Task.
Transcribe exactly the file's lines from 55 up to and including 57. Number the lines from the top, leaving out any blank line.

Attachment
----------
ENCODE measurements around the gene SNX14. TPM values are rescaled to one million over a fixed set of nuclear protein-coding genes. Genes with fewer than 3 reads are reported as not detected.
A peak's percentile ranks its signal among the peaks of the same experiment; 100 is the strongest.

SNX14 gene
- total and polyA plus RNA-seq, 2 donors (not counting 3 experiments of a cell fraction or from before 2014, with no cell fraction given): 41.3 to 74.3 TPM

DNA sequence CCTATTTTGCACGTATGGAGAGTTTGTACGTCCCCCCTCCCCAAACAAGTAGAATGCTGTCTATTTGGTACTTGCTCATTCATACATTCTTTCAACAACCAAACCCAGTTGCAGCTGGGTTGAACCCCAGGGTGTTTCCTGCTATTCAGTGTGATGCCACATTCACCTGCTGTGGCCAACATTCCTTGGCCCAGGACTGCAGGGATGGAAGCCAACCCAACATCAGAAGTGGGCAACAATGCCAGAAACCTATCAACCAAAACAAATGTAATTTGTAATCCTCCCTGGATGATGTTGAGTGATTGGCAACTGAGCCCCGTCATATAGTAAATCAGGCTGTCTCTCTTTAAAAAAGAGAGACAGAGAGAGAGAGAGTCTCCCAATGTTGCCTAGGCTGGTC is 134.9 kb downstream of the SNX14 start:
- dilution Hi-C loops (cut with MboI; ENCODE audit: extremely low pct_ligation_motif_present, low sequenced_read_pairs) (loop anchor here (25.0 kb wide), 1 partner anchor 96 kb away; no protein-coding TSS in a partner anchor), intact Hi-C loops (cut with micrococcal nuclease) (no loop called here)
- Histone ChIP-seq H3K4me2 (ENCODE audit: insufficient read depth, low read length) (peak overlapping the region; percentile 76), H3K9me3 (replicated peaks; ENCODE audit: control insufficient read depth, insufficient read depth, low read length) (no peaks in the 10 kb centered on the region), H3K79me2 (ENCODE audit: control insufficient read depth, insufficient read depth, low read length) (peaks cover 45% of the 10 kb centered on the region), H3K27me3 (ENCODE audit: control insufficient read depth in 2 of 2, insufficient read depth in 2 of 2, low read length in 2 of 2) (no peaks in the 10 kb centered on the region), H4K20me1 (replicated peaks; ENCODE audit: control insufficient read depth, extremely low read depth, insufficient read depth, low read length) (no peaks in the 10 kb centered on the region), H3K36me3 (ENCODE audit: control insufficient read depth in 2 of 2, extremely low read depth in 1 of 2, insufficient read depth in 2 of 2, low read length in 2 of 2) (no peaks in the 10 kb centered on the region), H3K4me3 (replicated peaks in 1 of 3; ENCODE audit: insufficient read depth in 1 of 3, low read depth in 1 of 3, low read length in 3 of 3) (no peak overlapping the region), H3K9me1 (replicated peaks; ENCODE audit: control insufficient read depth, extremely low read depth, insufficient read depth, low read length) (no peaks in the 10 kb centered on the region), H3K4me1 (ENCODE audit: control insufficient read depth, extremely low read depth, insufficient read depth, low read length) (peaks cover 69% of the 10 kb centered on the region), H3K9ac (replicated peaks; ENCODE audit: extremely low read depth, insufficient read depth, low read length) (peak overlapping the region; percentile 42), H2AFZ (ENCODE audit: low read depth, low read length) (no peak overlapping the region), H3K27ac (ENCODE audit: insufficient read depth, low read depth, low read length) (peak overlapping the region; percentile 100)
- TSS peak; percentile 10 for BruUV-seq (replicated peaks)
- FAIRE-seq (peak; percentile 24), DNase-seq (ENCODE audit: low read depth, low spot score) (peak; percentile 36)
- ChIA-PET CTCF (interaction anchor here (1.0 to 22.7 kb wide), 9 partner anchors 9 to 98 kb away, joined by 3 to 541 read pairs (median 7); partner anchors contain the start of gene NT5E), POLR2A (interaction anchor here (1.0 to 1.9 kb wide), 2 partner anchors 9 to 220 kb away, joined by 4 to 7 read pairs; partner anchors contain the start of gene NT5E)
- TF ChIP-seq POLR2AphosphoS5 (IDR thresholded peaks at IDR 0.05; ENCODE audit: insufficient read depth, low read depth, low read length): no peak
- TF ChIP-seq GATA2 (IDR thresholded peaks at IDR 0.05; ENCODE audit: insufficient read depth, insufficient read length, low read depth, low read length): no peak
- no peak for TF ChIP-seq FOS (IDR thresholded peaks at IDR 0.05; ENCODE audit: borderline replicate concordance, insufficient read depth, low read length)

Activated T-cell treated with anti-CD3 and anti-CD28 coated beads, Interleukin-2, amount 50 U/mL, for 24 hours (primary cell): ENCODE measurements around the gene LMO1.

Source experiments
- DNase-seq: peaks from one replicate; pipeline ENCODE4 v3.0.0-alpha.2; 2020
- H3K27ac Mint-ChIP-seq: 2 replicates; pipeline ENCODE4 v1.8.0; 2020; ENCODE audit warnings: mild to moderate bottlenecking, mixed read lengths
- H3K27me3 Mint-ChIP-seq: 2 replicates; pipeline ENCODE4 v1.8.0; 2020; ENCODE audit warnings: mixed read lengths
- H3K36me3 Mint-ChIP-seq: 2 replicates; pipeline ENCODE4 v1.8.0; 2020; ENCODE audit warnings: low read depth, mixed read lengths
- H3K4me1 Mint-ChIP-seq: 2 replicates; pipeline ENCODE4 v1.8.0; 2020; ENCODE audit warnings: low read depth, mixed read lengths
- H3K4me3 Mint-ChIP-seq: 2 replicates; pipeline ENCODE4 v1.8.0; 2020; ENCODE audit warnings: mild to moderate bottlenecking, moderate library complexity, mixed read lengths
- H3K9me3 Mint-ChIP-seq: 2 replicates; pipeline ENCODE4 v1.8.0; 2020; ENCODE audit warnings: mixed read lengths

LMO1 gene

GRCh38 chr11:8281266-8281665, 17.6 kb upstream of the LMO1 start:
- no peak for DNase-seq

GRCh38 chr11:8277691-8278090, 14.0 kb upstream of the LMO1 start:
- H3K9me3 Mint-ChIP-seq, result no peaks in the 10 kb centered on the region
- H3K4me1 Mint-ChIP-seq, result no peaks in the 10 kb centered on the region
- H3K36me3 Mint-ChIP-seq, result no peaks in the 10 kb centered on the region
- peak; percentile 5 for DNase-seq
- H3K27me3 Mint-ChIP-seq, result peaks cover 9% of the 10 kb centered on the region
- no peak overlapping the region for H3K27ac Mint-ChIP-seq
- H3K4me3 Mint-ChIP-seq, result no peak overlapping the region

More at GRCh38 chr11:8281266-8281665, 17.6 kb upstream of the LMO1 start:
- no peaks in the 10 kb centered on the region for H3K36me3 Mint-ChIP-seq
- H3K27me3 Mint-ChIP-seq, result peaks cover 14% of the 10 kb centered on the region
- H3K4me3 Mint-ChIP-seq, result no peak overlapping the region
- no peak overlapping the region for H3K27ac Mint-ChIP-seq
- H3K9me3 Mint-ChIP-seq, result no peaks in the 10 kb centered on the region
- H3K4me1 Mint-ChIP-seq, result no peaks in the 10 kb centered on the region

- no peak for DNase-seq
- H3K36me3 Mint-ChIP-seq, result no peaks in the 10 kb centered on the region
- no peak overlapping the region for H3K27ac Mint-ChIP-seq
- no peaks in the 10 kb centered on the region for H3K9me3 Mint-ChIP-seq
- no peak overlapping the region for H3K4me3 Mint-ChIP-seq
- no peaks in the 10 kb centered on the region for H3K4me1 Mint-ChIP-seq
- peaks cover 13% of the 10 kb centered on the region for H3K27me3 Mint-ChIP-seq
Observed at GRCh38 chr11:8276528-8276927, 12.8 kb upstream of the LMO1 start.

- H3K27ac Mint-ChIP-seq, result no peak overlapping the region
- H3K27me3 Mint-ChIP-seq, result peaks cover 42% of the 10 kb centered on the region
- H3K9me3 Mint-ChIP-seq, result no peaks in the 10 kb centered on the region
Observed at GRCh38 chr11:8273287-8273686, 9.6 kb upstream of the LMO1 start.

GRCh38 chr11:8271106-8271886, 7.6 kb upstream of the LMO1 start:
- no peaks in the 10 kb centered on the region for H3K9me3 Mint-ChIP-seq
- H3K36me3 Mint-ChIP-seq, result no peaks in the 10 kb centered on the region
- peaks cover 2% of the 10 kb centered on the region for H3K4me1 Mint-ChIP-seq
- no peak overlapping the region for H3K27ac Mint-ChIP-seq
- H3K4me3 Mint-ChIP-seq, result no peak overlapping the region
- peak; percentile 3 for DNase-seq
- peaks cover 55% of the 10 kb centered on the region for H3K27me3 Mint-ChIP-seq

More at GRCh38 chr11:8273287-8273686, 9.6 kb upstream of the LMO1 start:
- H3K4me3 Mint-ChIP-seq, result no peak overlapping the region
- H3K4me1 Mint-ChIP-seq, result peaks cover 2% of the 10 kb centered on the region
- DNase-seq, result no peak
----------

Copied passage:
- H3K36me3 Mint-ChIP-seq, result no peaks in the 10 kb centered on the region
- peaks cover 2% of the 10 kb centered on the region for H3K4me1 Mint-ChIP-seq
- no peak overlapping the region for H3K27ac Mint-ChIP-seq